Once a well-known and highly sought-after French philosopher and theologian, Father Jacques-Bénigne Bossuet has become a name unfamiliar to most. In the late 15th century, Father Bossuet memorized the Scriptures and became an eloquent preacher and prolific writer of his time, having mainly studied the works of St. Augustine of Hippo and St. Thomas Aquinas. Several of his most beloved reflections comprise “Meditations for Advent,” which was translated from French into English more recently.
Featuring meditations with specific titles, such as “The Creation of the Universe” and “The Fall of Man,” readers travel theologically from the beginning of Scripture through the incarnation of Jesus. But Bossuet didn’t write in an overly intellectual or academic manner. In fact, he was well-loved precisely because of his ability to powerfully convey dense doctrine with clarity and incredible heartfelt love to the populace.
Intended to be read from Thanksgiving Day through the Octave of Christmas, readers are introduced to “Meditations for Advent” and Father Bossuet by Father Romanus Cessario, OP, in the introduction. Father Cessario explains both the writing and writer thus: “Here we find the stirring calls to poverty, silence, and simplicity of life within the context of reflections on the Blessed Virgin and — in one of the earliest and most celebrated examples of its kind — a sermon in appreciation of the holy patriarch Saint Joseph.”
It is with this simplicity and silence that Father Bossuet’s works invite hearts to be moved to interior peace. Peace is the fruit of a mind and heart not cluttered with the distractions of daily living, but rather emptied of self and both ready and willing to welcome God to fill it with thoughts of clarity and devotion.
Perhaps one of the most difficult spiritual fruits to acquire, yet one that is longed for in modern, frenetic society, is peace. It is often elusive, with the constant bombardment of diversions from various sources of technology. The fast pace of technology spurs the belief that people should operate that way as well.
But Father Bossuet offers a reminder to slow down, regardless of what might have to be given up in a person’s holiday schedule. There can be no other way to truly enter into the liturgical season of Advent than by making deliberate attempts to pause, reflect, pray and listen to God. It is why silence sought in times of solitude is sacrosanct, and why it is impossible to attain when one is overscheduled, overworked and overwhelmed.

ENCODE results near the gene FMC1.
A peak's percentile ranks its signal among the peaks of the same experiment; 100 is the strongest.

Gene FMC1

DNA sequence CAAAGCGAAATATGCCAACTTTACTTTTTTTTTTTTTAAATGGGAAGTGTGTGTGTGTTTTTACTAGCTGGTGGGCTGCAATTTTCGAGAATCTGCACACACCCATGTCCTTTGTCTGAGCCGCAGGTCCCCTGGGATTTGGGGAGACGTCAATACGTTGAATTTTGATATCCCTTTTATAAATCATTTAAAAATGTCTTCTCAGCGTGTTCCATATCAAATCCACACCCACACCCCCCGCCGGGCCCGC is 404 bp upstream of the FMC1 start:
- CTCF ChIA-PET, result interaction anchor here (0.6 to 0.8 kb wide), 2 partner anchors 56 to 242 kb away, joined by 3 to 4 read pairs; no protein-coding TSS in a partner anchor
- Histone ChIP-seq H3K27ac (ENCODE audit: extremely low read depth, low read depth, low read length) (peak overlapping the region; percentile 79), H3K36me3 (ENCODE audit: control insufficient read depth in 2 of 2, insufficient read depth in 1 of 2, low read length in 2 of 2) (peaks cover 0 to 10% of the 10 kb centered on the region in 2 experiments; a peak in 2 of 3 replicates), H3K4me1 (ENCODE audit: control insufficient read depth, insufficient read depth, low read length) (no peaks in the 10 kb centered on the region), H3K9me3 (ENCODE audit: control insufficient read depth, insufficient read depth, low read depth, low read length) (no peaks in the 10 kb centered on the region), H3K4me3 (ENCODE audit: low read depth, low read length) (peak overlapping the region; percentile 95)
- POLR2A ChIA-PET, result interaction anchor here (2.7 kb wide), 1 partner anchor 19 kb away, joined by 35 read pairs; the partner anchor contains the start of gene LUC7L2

“Meditations for Advent” beckons all to carve time in their schedules this Advent to rediscover the refreshing gift of God’s peace. Each reflection is short — only about a page and a half to two pages long — but full of insight, wisdom and an invitation to become poor in spirit so as to fully welcome Jesus to be born in His faithful in whatever ways He wishes this Christmas.
Consider Bossuet’s words in the meditation, “He Has Put Down the Mighty from Their Thrones”:
“He raised [Mary] above all others because she declared herself to be the lowest of all creatures. When he made for himself a dwelling place on earth, it was not in the palaces of kings. He chose poor, humble parents and all that the world disdained in order to cast down its pomp. This was the proper character of divine power in the new alliance: to make its virtue felt by its very weakness … It is when God alone remains great that the souls finds peace.”
Journey alongside Father Bossuet in this daily Advent devotional to earnestly ask God to make lowly those who seek Him, as He did Our Lady and St. Joseph; to make them poor and humble, as He made His only Son. God’s immense power and strength are made more apparent as people step aside and allow Him to work His greatness through their littleness. As a result, this Christmas the reader might find himself more fully alive, filled with wonder and awe at the Lord’s great love for His children.
“Meditations for Advent” by Bishop Jacques-Bénigne Bossuet Publishing house (Sophia Institute Press, 2012). 173 pp., $12.95
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